A last-minute rule change signed off by the outgoing Obama administration has made it much easier for the NSA to share raw surveillance data with more than a dozen government agencies.
The changes [PDF] are tacked onto executive order 12333, which was enacted by then-President Ronald Reagan to allow intelligence agencies to share information on non-US nationals. The new rules will allow the NSA to share unfiltered signals intelligence with other members of the intelligence community if it is deemed necessary.
"The procedures permit IC [intelligence community] elements to have access, under appropriate conditions, to the unevaluated or unminimized (ie, 'raw') signals intelligence (SIGINT) information that the NSA collects pursuant to EO 12333, thus enabling elements to bring their own analytic expertise to reviewing that information and to use that information in support of their own missions," the office of the Director of National Intelligence explained today. "The procedures therefore provide an important mechanism for enhancing information sharing, integration, and collaboration in the IC."
Under the terms of the changes – which were signed off by outgoing US spymaster James Clapper and the Attorney General Loretta Lynch – the NSA can now pass on intercepted information to the other 15 organizations that make up the US intelligence community. Those 15 members are:
Air Force Intelligence, Army Intelligence, the CIA, Coast Guard Intelligence, the Defense Intelligence Agency, the Department of Energy, the Department of Homeland Security, the Department of State, the Department of the Treasury, the Drug Enforcement Administration (DEA), the FBI, Marine Corps Intelligence, the National Geospatial-Intelligence Agency, the National Reconnaissance Office, and Navy Intelligence.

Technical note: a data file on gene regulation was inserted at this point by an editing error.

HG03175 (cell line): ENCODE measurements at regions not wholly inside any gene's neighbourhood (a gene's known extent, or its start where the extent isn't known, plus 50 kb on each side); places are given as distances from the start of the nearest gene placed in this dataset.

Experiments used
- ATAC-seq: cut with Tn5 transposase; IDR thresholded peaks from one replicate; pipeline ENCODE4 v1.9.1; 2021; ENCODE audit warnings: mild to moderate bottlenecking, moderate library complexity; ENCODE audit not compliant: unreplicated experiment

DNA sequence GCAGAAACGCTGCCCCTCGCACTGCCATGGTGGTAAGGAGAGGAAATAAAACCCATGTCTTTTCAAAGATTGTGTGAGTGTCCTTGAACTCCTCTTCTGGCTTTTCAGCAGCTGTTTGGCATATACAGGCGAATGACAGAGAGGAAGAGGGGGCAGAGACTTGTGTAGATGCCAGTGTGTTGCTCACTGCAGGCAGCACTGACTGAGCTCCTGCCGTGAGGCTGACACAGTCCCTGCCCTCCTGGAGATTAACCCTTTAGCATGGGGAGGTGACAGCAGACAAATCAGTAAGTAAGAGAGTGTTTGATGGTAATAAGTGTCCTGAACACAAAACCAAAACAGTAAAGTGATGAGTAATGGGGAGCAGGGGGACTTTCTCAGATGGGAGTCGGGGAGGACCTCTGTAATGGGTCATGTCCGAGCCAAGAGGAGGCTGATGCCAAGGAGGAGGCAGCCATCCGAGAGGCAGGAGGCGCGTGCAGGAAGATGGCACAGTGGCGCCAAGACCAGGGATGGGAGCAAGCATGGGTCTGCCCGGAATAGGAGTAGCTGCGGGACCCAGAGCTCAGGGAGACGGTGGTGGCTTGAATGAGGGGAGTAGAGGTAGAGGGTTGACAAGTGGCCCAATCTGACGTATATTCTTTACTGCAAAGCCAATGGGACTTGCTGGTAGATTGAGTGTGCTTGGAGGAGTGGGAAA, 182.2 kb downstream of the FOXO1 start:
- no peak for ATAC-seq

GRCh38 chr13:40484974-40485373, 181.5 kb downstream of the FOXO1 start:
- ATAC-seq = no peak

The collected information can include any data slurped on a foreign national, including internet activity, files, phone calls, satellite messages and faxes. It applies to communications that take place outside the US and any traffic that passes within US borders.
To get their paws on this data, an intelligence organization will have to assert that it's needed for an overseas investigation, and have that request approved by a "high-level NSA official," according to a fact sheet prepared by government officials. The requestor also has to commit to protecting the data as much as possible.
US citizens can have their data surveilled in the same way on the authorization of the Attorney General, the Director of the NSA, or the head of the recipient intelligence body – or a high-level designee.
The amendment also requires Uncle Sam's snoopers to undergo training on how to follow the new rules, and creates an audit trail for the information. Quite why this needed to be rushed through in the dying days of the Obama administration remains to be seen. ®